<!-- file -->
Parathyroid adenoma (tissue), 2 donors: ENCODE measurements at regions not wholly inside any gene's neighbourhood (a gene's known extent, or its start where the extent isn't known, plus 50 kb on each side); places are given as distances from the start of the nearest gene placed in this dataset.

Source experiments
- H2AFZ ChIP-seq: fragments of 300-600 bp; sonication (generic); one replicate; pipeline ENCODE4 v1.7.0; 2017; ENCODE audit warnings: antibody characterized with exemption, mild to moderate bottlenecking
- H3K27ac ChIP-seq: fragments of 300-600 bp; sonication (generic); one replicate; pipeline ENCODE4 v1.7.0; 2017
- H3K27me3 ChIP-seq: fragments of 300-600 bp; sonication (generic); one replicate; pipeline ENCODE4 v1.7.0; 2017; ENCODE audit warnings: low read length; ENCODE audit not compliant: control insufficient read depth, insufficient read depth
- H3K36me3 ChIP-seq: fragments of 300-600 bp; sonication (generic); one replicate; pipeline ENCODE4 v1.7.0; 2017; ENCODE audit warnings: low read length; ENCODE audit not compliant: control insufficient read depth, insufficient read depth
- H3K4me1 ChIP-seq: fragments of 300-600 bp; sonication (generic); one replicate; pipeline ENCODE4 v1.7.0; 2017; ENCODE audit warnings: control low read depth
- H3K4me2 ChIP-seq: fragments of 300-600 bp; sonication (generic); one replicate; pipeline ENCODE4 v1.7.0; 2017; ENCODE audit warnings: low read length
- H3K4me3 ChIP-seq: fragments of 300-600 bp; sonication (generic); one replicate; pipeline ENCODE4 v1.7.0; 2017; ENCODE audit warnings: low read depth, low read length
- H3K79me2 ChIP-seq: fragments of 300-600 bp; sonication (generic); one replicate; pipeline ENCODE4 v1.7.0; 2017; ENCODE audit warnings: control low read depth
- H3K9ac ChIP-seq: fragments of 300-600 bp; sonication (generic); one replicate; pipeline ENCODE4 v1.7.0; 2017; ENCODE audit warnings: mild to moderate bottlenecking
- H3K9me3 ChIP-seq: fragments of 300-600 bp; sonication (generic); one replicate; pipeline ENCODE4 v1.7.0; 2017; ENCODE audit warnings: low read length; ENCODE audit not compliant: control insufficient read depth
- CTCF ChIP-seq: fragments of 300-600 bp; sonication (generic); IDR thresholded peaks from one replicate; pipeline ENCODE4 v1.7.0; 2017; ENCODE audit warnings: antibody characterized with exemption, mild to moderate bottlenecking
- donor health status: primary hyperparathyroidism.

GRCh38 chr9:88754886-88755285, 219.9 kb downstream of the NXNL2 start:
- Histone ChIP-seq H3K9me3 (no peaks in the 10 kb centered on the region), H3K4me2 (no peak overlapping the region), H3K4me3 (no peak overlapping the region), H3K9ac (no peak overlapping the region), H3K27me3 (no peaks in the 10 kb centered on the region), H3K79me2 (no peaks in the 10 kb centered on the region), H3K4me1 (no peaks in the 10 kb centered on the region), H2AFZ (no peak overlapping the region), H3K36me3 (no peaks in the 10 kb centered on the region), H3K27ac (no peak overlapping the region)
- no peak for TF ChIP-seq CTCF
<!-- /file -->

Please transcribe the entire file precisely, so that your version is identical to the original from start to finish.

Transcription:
Parathyroid adenoma (tissue), 2 donors: ENCODE measurements at regions not wholly inside any gene's neighbourhood (a gene's known extent, or its start where the extent isn't known, plus 50 kb on each side); places are given as distances from the start of the nearest gene placed in this dataset.

Source experiments
- H2AFZ ChIP-seq: fragments of 300-600 bp; sonication (generic); one replicate; pipeline ENCODE4 v1.7.0; 2017; ENCODE audit warnings: antibody characterized with exemption, mild to moderate bottlenecking
- H3K27ac ChIP-seq: fragments of 300-600 bp; sonication (generic); one replicate; pipeline ENCODE4 v1.7.0; 2017
- H3K27me3 ChIP-seq: fragments of 300-600 bp; sonication (generic); one replicate; pipeline ENCODE4 v1.7.0; 2017; ENCODE audit warnings: low read length; ENCODE audit not compliant: control insufficient read depth, insufficient read depth
- H3K36me3 ChIP-seq: fragments of 300-600 bp; sonication (generic); one replicate; pipeline ENCODE4 v1.7.0; 2017; ENCODE audit warnings: low read length; ENCODE audit not compliant: control insufficient read depth, insufficient read depth
- H3K4me1 ChIP-seq: fragments of 300-600 bp; sonication (generic); one replicate; pipeline ENCODE4 v1.7.0; 2017; ENCODE audit warnings: control low read depth
- H3K4me2 ChIP-seq: fragments of 300-600 bp; sonication (generic); one replicate; pipeline ENCODE4 v1.7.0; 2017; ENCODE audit warnings: low read length
- H3K4me3 ChIP-seq: fragments of 300-600 bp; sonication (generic); one replicate; pipeline ENCODE4 v1.7.0; 2017; ENCODE audit warnings: low read depth, low read length
- H3K79me2 ChIP-seq: fragments of 300-600 bp; sonication (generic); one replicate; pipeline ENCODE4 v1.7.0; 2017; ENCODE audit warnings: control low read depth
- H3K9ac ChIP-seq: fragments of 300-600 bp; sonication (generic); one replicate; pipeline ENCODE4 v1.7.0; 2017; ENCODE audit warnings: mild to moderate bottlenecking
- H3K9me3 ChIP-seq: fragments of 300-600 bp; sonication (generic); one replicate; pipeline ENCODE4 v1.7.0; 2017; ENCODE audit warnings: low read length; ENCODE audit not compliant: control insufficient read depth
- CTCF ChIP-seq: fragments of 300-600 bp; sonication (generic); IDR thresholded peaks from one replicate; pipeline ENCODE4 v1.7.0; 2017; ENCODE audit warnings: antibody characterized with exemption, mild to moderate bottlenecking
- donor health status: primary hyperparathyroidism.

GRCh38 chr9:88754886-88755285, 219.9 kb downstream of the NXNL2 start:
- Histone ChIP-seq H3K9me3 (no peaks in the 10 kb centered on the region), H3K4me2 (no peak overlapping the region), H3K4me3 (no peak overlapping the region), H3K9ac (no peak overlapping the region), H3K27me3 (no peaks in the 10 kb centered on the region), H3K79me2 (no peaks in the 10 kb centered on the region), H3K4me1 (no peaks in the 10 kb centered on the region), H2AFZ (no peak overlapping the region), H3K36me3 (no peaks in the 10 kb centered on the region), H3K27ac (no peak overlapping the region)
- no peak for TF ChIP-seq CTCF